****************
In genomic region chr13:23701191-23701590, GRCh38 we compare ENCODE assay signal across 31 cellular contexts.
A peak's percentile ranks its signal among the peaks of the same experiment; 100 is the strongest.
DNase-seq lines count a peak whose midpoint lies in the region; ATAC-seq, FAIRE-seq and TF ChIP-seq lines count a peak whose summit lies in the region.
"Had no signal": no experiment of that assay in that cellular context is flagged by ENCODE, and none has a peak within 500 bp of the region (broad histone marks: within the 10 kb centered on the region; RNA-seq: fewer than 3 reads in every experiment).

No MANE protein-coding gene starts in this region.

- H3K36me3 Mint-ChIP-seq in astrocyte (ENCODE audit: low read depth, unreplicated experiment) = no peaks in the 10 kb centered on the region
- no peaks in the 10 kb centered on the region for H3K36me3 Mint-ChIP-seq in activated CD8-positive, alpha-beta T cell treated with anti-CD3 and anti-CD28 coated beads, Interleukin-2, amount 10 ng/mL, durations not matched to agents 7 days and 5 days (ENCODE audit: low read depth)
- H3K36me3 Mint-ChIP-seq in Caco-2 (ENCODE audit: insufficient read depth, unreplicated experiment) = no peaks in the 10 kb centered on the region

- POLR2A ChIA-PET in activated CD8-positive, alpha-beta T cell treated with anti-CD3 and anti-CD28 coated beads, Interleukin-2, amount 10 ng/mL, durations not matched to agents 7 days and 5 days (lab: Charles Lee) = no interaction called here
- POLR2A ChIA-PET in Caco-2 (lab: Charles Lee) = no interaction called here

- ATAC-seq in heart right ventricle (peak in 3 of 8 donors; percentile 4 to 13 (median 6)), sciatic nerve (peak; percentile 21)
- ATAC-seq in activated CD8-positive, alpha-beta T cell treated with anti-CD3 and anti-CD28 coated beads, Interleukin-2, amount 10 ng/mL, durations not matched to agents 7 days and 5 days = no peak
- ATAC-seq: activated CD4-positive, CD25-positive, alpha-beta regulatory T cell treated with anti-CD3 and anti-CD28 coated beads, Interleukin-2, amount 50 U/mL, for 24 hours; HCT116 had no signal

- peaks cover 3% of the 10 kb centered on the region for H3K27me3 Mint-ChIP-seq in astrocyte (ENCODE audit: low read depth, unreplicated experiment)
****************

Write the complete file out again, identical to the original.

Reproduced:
In genomic region chr13:23701191-23701590, GRCh38 we compare ENCODE assay signal across 31 cellular contexts.
A peak's percentile ranks its signal among the peaks of the same experiment; 100 is the strongest.
DNase-seq lines count a peak whose midpoint lies in the region; ATAC-seq, FAIRE-seq and TF ChIP-seq lines count a peak whose summit lies in the region.
"Had no signal": no experiment of that assay in that cellular context is flagged by ENCODE, and none has a peak within 500 bp of the region (broad histone marks: within the 10 kb centered on the region; RNA-seq: fewer than 3 reads in every experiment).

No MANE protein-coding gene starts in this region.

- H3K36me3 Mint-ChIP-seq in astrocyte (ENCODE audit: low read depth, unreplicated experiment) = no peaks in the 10 kb centered on the region
- no peaks in the 10 kb centered on the region for H3K36me3 Mint-ChIP-seq in activated CD8-positive, alpha-beta T cell treated with anti-CD3 and anti-CD28 coated beads, Interleukin-2, amount 10 ng/mL, durations not matched to agents 7 days and 5 days (ENCODE audit: low read depth)
- H3K36me3 Mint-ChIP-seq in Caco-2 (ENCODE audit: insufficient read depth, unreplicated experiment) = no peaks in the 10 kb centered on the region

- POLR2A ChIA-PET in activated CD8-positive, alpha-beta T cell treated with anti-CD3 and anti-CD28 coated beads, Interleukin-2, amount 10 ng/mL, durations not matched to agents 7 days and 5 days (lab: Charles Lee) = no interaction called here
- POLR2A ChIA-PET in Caco-2 (lab: Charles Lee) = no interaction called here

- ATAC-seq in heart right ventricle (peak in 3 of 8 donors; percentile 4 to 13 (median 6)), sciatic nerve (peak; percentile 21)
- ATAC-seq in activated CD8-positive, alpha-beta T cell treated with anti-CD3 and anti-CD28 coated beads, Interleukin-2, amount 10 ng/mL, durations not matched to agents 7 days and 5 days = no peak
- ATAC-seq: activated CD4-positive, CD25-positive, alpha-beta regulatory T cell treated with anti-CD3 and anti-CD28 coated beads, Interleukin-2, amount 50 U/mL, for 24 hours; HCT116 had no signal

- peaks cover 3% of the 10 kb centered on the region for H3K27me3 Mint-ChIP-seq in astrocyte (ENCODE audit: low read depth, unreplicated experiment)